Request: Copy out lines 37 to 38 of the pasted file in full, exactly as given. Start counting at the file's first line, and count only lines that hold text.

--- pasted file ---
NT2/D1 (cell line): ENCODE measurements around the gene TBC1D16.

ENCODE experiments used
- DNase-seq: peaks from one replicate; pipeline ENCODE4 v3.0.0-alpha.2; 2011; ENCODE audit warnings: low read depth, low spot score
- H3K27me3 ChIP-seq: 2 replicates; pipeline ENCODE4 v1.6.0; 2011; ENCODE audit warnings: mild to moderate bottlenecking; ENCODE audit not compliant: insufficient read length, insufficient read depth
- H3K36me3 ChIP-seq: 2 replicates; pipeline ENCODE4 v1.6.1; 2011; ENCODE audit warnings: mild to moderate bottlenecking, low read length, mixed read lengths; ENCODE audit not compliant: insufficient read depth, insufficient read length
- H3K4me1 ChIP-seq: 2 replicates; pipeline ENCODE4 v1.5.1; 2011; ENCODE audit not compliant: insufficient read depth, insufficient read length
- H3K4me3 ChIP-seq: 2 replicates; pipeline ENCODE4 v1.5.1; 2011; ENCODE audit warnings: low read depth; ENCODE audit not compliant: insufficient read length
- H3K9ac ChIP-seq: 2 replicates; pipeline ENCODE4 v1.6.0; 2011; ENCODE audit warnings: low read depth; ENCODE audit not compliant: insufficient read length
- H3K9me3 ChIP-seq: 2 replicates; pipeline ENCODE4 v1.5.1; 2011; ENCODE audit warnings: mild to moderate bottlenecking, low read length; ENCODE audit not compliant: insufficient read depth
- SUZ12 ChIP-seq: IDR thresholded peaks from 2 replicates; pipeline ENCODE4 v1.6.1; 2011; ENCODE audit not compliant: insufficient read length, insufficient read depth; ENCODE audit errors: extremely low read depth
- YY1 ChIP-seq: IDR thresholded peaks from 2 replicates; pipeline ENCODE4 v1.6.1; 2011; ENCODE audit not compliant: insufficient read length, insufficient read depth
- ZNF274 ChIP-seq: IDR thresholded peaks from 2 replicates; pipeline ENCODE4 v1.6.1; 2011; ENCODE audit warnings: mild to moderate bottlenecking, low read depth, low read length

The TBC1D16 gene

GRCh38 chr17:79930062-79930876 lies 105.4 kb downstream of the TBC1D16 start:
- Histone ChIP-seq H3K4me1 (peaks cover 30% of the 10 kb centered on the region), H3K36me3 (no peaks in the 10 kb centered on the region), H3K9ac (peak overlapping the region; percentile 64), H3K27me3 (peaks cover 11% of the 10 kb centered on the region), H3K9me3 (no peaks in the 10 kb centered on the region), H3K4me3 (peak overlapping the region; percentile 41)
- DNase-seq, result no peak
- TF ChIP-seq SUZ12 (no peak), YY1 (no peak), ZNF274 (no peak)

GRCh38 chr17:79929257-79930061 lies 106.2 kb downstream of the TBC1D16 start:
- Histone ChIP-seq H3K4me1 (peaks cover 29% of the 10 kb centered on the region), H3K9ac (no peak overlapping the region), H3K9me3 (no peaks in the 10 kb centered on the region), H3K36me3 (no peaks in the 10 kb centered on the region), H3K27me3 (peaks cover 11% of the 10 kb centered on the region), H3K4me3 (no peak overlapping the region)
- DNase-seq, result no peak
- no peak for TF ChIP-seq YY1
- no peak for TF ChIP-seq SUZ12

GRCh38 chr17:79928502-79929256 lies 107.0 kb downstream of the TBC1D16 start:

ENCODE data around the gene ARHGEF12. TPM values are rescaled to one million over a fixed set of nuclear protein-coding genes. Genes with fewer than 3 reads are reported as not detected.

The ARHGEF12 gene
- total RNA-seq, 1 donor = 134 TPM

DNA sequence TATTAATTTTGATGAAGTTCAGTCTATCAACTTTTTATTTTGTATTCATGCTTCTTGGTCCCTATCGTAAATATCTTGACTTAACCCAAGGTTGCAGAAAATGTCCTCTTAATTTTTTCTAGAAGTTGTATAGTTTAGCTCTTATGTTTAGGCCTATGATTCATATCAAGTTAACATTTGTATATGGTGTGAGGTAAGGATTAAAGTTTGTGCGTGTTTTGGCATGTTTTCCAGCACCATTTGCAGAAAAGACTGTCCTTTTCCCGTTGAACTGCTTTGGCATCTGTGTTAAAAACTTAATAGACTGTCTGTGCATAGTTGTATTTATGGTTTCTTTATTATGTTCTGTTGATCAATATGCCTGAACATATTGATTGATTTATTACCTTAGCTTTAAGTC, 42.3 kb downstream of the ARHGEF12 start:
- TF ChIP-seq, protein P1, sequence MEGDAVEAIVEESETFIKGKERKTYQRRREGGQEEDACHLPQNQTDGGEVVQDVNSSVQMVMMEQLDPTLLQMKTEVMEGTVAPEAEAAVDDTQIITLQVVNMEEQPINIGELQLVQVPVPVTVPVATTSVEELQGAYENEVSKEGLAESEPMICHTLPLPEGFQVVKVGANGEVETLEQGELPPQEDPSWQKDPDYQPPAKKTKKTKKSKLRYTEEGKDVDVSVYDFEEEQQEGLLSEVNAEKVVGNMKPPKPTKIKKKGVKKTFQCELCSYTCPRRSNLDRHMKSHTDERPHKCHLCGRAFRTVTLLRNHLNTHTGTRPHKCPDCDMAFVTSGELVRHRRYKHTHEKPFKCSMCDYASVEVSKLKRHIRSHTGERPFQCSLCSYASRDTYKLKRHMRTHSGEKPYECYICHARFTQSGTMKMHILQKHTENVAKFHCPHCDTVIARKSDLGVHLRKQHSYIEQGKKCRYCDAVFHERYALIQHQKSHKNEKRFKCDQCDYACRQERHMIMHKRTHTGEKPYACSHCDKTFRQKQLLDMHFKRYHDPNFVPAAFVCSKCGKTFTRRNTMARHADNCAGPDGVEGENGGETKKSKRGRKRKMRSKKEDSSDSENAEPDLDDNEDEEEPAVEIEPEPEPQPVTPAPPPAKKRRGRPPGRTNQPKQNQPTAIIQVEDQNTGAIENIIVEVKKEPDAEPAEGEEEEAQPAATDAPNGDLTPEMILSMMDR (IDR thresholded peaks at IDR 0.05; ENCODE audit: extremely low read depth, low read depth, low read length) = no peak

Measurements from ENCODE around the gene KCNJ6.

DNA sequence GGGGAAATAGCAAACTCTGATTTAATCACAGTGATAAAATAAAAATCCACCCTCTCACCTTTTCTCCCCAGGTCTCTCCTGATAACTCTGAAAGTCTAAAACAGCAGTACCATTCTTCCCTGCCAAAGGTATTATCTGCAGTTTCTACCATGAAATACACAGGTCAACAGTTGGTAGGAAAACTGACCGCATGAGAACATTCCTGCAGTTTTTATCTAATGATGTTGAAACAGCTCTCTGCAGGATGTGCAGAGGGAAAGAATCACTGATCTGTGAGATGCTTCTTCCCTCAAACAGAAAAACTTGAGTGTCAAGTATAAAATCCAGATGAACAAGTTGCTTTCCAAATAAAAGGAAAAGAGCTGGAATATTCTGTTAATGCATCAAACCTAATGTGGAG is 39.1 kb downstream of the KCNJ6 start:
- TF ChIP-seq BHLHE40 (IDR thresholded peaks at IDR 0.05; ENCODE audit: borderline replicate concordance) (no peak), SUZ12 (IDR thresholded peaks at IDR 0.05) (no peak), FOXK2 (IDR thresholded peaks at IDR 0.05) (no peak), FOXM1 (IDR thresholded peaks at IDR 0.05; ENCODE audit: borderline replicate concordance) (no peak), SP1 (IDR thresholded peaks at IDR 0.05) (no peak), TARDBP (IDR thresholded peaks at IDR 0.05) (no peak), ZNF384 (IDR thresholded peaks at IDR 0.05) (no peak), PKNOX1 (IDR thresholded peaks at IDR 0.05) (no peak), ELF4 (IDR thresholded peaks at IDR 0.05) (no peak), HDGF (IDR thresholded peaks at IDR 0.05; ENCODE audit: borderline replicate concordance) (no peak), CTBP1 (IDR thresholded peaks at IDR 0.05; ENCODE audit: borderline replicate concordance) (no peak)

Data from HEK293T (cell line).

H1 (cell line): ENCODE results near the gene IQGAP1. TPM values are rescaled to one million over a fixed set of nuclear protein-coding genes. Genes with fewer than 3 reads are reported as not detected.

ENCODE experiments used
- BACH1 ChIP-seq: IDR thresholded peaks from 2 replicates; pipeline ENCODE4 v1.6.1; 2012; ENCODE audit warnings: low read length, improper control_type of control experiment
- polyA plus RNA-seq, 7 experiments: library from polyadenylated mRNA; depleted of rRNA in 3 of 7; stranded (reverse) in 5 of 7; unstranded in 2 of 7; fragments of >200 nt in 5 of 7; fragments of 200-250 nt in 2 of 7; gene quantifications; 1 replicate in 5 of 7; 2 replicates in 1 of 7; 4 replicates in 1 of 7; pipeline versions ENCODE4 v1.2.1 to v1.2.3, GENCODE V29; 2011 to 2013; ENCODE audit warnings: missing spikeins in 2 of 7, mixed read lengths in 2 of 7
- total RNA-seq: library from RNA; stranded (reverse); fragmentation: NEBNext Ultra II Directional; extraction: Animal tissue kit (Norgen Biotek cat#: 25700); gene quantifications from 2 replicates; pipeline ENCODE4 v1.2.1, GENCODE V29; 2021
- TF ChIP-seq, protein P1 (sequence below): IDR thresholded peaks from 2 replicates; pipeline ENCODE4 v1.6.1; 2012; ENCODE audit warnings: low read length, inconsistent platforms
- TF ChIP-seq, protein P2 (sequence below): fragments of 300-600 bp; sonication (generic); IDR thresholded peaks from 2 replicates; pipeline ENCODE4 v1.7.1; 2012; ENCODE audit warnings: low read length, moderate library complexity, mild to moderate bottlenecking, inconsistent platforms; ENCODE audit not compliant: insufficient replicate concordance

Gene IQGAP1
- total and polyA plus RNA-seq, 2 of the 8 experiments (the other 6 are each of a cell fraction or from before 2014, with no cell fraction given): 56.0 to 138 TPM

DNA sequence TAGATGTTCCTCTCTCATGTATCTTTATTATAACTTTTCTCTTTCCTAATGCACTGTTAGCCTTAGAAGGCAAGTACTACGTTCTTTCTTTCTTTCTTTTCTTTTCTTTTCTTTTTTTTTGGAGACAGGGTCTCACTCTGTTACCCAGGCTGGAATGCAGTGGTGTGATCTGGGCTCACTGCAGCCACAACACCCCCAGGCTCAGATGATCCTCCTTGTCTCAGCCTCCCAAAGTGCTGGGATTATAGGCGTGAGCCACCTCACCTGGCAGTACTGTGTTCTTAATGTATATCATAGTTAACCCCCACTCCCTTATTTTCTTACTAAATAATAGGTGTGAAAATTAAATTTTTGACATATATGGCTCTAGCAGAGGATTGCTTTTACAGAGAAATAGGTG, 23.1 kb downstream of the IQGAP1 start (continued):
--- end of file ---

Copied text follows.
- total RNA-seq: library from RNA; stranded (reverse); fragmentation: NEBNext Ultra II Directional; extraction: Animal tissue kit (Norgen Biotek cat#: 25700); gene quantifications from 2 replicates; pipeline ENCODE4 v1.2.1, GENCODE V29; 2021
- TF ChIP-seq, protein P1 (sequence below): IDR thresholded peaks from 2 replicates; pipeline ENCODE4 v1.6.1; 2012; ENCODE audit warnings: low read length, inconsistent platforms